It’s one thing reading about poverty in the newspapers or hearing about it on radio or television.  It’s shocking and it makes you angry.  But it’s a completely different thing to sit up close and hear someone’s personal story.

Such as that of refugees where the women are often on their own, if – and this is a tough phrase – if  their men are dead.  We heard about the women in the Somali community in Glasgow, pushing prams for miles to the nearest foodbank, and struggling to cope with a system of social care that is supposed to help the vulnerable but which feels ‘robotic’ and terrifying.

We met one woman from that community describing herself as a voice for others, a voice for change.
We watched someone in a film of those who had been part of the 2014 Commission saying with conviction -  ‘I’ve learnt that I should be counted,  I’m more than a number.’

For me listening, I came away wondering how I am going to be a voice for others, to speak out.

I recently left my full time job and I’m starting again as a freelance feature writer, something I did a long time ago when my children were small.  I don’t know the editors of the newspapers any longer so I need to make new contacts and meet them face to face. 
So I’ve been writing emails, making calls, and I’ve got two meetings arranged with senior features editors based in Glasgow.  It’s the first step for me to be able to share stories and press for change – when the time is right.

I tell people I’ve joined the Poverty Truth Commission – and what it stands for. 
So that they will ask more and offer me opportunities to find ways of getting more people involved and on side, hearing not my voice but the voices of those living in poverty.
Someone at BBC Radio has asked to meet me for a chat.

I’ve been planning to find out more about two charities in Edinburgh where I live who help refugees in the city.  I’m interested in teaching English in conversation classes but I need to do a course to be able to that.  This week I’ve made contact with one of the charities and I want to see what else I can do as a volunteer -  now.  And I’ll find out more about the course on how to teach English and if I can do it part-time.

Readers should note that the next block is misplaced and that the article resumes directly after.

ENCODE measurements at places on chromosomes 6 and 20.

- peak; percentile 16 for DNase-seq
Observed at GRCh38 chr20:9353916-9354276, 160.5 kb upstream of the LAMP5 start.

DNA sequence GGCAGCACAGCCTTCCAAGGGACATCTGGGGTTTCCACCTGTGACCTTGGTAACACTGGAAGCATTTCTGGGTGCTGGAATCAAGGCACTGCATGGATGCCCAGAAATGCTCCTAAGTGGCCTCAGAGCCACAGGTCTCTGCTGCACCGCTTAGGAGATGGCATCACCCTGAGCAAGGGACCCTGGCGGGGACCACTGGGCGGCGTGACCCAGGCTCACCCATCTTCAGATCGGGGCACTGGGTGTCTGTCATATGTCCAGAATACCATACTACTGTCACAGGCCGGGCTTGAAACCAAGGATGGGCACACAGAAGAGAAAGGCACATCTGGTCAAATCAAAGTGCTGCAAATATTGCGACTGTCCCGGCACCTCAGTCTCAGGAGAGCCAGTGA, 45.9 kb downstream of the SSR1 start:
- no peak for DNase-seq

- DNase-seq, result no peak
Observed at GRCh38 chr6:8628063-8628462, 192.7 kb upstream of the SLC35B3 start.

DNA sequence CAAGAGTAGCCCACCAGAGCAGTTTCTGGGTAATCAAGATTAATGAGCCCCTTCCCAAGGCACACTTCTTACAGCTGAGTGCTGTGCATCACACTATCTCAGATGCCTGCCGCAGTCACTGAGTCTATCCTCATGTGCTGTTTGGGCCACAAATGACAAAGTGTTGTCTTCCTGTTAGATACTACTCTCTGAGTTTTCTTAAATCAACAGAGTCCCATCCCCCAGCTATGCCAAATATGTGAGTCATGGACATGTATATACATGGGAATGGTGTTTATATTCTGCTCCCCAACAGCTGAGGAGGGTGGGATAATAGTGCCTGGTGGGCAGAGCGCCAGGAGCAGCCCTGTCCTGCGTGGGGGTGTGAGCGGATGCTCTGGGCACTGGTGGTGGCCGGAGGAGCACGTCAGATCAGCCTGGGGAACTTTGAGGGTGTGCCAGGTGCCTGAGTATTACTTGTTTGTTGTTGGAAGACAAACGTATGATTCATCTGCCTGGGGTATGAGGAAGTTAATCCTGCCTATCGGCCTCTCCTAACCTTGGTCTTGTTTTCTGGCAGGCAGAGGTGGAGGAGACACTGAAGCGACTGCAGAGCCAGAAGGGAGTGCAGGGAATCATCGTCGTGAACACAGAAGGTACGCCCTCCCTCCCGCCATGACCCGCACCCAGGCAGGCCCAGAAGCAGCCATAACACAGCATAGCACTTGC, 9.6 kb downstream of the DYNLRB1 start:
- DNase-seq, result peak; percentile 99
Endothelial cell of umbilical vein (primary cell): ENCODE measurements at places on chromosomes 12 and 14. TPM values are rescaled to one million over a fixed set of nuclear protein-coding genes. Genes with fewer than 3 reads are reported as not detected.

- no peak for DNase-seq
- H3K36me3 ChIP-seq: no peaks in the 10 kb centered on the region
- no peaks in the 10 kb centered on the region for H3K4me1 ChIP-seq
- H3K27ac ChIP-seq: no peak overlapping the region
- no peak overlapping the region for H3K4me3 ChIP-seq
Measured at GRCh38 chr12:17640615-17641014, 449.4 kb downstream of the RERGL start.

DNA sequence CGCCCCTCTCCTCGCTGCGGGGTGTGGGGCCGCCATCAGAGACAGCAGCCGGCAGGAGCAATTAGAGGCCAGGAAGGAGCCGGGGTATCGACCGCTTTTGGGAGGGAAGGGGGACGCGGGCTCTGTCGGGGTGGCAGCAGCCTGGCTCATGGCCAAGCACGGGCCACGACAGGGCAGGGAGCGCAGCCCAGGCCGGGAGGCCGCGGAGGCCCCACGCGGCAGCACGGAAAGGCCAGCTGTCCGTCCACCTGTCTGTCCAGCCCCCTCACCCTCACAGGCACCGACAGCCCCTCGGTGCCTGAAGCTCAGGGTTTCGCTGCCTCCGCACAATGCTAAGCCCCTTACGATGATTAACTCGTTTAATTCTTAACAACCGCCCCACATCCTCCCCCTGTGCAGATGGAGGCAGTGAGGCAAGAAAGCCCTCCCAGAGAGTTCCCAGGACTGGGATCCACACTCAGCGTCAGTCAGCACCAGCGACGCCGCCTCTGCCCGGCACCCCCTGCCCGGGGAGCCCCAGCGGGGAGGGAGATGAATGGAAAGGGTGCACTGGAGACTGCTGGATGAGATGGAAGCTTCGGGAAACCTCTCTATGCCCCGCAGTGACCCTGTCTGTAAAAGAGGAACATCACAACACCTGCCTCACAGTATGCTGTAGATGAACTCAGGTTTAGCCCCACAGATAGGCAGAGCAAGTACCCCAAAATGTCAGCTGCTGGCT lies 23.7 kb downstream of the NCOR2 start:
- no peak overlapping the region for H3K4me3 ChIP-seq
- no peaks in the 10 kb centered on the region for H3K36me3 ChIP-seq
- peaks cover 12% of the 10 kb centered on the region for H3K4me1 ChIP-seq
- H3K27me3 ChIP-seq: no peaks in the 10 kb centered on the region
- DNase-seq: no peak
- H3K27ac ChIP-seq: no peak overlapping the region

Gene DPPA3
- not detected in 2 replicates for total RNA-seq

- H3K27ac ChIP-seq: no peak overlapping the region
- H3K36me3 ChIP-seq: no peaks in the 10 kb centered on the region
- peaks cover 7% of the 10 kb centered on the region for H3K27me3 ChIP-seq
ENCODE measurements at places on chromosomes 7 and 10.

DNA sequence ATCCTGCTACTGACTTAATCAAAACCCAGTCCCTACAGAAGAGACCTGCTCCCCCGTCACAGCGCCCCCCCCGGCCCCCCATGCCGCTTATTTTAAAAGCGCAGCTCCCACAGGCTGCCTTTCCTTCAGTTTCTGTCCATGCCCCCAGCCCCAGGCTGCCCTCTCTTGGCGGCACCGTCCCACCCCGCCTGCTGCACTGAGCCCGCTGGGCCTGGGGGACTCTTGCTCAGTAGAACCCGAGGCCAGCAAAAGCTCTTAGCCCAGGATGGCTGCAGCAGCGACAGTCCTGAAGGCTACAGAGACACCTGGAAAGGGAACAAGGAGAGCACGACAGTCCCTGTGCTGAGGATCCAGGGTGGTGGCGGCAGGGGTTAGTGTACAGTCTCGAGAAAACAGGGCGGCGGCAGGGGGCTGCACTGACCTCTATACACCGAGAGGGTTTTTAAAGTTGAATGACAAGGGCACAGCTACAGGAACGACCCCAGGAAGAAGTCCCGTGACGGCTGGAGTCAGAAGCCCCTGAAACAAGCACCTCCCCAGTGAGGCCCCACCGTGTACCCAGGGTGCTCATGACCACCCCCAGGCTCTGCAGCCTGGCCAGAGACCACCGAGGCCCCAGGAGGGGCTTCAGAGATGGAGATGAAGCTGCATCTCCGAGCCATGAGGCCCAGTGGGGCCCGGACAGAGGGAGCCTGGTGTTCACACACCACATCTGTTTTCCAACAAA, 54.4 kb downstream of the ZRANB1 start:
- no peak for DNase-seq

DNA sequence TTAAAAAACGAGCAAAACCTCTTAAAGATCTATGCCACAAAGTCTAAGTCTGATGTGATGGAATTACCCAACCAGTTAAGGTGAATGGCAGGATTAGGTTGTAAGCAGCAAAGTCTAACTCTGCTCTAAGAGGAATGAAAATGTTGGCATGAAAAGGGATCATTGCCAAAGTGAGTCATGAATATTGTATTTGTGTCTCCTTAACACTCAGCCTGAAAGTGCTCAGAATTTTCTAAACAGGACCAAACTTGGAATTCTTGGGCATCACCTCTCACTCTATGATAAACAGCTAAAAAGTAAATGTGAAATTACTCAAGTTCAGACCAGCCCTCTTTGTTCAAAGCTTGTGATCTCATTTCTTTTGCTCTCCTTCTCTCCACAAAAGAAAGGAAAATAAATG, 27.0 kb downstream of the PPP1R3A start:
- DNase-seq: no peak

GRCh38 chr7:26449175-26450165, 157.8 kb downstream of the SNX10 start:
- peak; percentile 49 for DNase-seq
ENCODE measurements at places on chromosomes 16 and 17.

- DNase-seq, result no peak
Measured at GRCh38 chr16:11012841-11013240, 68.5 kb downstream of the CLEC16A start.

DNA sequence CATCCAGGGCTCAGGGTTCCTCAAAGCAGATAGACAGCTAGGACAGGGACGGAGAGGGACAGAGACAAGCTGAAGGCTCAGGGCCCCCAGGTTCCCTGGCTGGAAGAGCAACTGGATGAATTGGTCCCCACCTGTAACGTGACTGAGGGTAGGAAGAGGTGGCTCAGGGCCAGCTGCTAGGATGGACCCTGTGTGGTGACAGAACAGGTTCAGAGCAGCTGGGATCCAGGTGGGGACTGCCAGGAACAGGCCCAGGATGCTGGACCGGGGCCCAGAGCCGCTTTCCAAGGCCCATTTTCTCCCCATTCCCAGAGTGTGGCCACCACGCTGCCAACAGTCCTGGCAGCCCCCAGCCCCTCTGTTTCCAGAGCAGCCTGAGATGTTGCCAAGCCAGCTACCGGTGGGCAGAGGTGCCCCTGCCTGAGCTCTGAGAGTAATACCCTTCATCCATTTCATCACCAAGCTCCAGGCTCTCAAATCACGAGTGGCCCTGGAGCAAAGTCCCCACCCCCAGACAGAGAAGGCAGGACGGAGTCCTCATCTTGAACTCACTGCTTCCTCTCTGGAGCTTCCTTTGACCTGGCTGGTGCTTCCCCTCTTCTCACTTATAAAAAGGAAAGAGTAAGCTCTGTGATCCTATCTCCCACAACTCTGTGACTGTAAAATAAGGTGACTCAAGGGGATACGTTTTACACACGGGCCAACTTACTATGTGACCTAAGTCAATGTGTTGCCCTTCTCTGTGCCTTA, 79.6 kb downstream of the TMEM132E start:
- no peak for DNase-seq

I’m trying to speak out about issues that impact on poverty and also on community as a whole.  Speak out rather than just moan about it with my family and friends.

I had a letter from my local MP telling me he’s started a petition to fight against the closure of our local post office.  I wrote back to say that I feel very strongly about keeping communities strong and I’ve signed the petition.  But I also asked him why he had sent the letter on the most expensive paper possible – I think it used to be called ‘vellum’ which shows how old fashioned it is – and with the hallmark of the House of Commons embossed on it. 

He replied to say that the House of Commons buys the paper in bulk so it’s really as cheap as any other kind of paper. I don’t agree with that logic.  Does every letter sent to every constituent across the land need to be written on such luxury notepaper?Surely MPs could save a massive amount of money by using cheaper paper, and spend that money on policies that make lives better. It’s just one small step … I know ..  It may seem trivial.  But I’m starting to try to speak up. 

On the other hand, when I’m with everyone in the commission, it’s very good for me just to sit and listen.

To think.

And then work out how best to act. How to speak up.

I’m looking forward to the next meetings very much.
It feels as if we are a group of individuals meeting in such a special way that we will get to know each other and become friends.
But I feel very humbled – and I most certainly will listen, quietly."